ensure that all the Mission Models look properly set up. If you have
any questions at all, please ask your table referee to check it. If
the field looks dirty, ask your referee or the referee assistant to
clean it--they should have dusting supplies. Remember that Rule 14
says that YOU may not move or adjust anything outside of base.
You may always intercept/rescue your robot or a damaged attachment
whenever you choose to, or you may ask the referee to do it for you.
Try not to bump anything when standing at the table or rescuing your
robot. The referee won't move or reset anything changed by robot
action--but that's okay, because your team gets at least three tries
to do its best.
Rule 26 says that downloading programs to robots must take place in
the pits and not the competition area. It tells you how to do it
Rule 26 also says that Bluetooth must be turned off at all times. If
you don't know how to turn Bluetooth on, then your team may never have
turned it off in the first place. If your robot shows a Bluetooth B
(http://en.wikipedia.org/wiki/File:Bluetooth.svg) in the upper left
corner of the display, then please turn it off before coming to the
competition. There's a top-level menu item named "Bluetooth" with an
Rule 4 tells you what you are allowed to bring to the competition
area. It doesn't list computers. On the other hand, it doesn't
forbid them this year. If your team has a computer and doesn't want
to leave it alone in the pit, or leave it with a guardian, please make
sure it is turned off and closed when you are in the competition area.
Please double-check Rule 4, because sometimes we forget to re-read it
because we think we know what it says. Do not bring two controllers,
or more than three motors, or too many sensors to the competition
floor, even if they are not plugged in. Note that you are only
supposed to write on your robot in "hidden areas". If this wasn't
possible for your team, let the head ref know at the Coaches meeting
before the tournament--it reassures the referees that your team has
read and understood the rules!
Starting your Robot
As you know, Rules 16 and 17 emphasize that you aren't touching your
robot before you cause it to start, or adjusting it while it is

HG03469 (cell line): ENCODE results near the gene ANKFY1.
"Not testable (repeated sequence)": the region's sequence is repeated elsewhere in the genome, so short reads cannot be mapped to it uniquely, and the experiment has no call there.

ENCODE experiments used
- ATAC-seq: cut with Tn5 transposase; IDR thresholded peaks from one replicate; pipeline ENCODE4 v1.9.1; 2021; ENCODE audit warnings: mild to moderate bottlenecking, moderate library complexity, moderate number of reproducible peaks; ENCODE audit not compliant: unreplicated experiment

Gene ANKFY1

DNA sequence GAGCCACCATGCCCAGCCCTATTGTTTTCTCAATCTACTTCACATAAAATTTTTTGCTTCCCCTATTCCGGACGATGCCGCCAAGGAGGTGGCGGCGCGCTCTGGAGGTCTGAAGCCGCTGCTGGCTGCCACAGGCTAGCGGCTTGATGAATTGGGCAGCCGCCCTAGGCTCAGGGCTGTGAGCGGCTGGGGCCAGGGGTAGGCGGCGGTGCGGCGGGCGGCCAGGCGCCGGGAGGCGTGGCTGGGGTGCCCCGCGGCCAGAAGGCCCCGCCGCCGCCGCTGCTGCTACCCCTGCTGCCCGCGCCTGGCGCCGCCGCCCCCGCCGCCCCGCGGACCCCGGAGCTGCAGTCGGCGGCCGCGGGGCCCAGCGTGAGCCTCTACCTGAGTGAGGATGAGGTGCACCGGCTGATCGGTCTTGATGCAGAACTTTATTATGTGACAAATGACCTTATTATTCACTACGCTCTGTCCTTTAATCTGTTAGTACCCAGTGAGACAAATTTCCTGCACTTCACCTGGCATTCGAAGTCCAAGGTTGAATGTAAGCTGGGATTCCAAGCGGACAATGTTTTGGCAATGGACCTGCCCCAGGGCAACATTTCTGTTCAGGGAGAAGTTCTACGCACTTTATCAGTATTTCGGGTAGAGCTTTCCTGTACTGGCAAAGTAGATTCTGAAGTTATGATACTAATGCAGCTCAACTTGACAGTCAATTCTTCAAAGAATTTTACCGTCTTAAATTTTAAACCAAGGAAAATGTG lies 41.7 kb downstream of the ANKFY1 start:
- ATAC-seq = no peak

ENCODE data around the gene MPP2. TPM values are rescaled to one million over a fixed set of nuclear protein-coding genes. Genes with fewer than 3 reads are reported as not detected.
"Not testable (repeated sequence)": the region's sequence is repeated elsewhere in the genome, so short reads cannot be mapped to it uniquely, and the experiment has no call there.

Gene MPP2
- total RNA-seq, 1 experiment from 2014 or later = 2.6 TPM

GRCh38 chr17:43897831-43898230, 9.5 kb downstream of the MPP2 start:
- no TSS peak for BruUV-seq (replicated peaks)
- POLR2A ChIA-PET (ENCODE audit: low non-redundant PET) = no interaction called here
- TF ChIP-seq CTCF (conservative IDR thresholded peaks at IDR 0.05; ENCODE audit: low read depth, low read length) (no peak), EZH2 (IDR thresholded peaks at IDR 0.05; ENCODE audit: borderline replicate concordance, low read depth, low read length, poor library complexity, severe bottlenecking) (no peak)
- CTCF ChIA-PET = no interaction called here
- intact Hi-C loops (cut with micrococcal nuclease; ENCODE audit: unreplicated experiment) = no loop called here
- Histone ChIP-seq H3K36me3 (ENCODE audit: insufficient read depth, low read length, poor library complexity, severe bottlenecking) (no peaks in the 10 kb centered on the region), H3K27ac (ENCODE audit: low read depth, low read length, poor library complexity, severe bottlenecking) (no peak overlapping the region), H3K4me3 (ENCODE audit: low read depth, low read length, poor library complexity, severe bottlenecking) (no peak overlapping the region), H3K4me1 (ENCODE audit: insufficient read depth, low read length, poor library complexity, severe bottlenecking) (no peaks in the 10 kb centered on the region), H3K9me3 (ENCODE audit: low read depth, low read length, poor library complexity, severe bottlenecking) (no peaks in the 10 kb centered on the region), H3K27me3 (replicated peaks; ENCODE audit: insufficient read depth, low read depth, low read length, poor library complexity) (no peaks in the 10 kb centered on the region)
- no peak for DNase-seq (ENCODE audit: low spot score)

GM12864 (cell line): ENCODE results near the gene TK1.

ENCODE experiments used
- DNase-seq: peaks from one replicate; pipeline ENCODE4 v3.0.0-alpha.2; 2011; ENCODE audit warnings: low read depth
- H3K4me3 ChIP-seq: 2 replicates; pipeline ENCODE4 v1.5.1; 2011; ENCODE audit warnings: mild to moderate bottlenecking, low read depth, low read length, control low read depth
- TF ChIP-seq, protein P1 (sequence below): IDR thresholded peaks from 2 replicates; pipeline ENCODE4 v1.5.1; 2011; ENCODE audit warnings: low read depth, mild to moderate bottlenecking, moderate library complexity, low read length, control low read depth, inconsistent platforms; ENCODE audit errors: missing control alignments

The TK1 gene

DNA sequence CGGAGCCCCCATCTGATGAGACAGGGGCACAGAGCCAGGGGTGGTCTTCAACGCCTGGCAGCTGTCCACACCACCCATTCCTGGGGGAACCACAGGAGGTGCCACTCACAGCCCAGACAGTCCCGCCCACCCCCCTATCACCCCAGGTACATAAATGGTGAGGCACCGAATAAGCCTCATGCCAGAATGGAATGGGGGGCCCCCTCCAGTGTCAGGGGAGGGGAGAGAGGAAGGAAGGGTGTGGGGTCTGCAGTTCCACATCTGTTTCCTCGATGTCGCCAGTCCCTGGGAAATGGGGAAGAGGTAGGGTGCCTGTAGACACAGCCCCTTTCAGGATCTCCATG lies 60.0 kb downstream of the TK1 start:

moving. This is psychologically very hard--the competition area may
be a stressful place: there are strangers watching, and loud music
playing, and there's a competition going on. The robot is a familiar
object, and a team member may unconsciously want to "cuddle" it during
the countdown, especially if you haven't spent a lot of time
practicing clean starts. Listen to the comments from the referees
during the practice round and later, and try to do your best in each
Remember, after you touch the robot to make it inactive (or the
referee rescues it at your request), the robot must be brought back to
base and restarted. You don't have to wait for a signal from the
referee to restart the robot, but you still need to have a clean
start, as described in Rules 16 and 17.
The referees are at the tournament to support the teams. Team members
may always ask the ref to check the field before the start, to explain
why a ruling or a scoring decision has been made, and may express
whether they agree or disagree with that ruling or decision. The Head
Referee may have to take the team away from the table to explain a
ruling, and to make room for the next team to compete. Decisions made
by the Head Referee are final (Rule 28).
Finally, Gracious Professionalism is Rule One--we expect that FLL is
fun, and the tournament is exciting, and the teams are competing like
crazy against problems--and the referees volunteer so we can see all
the inventiveness and neat ideas that FLL teams come up with (even
when the robot does things you don't like) --we are there so teams can
show what they can do!
VA/DC FLL Referee Advisor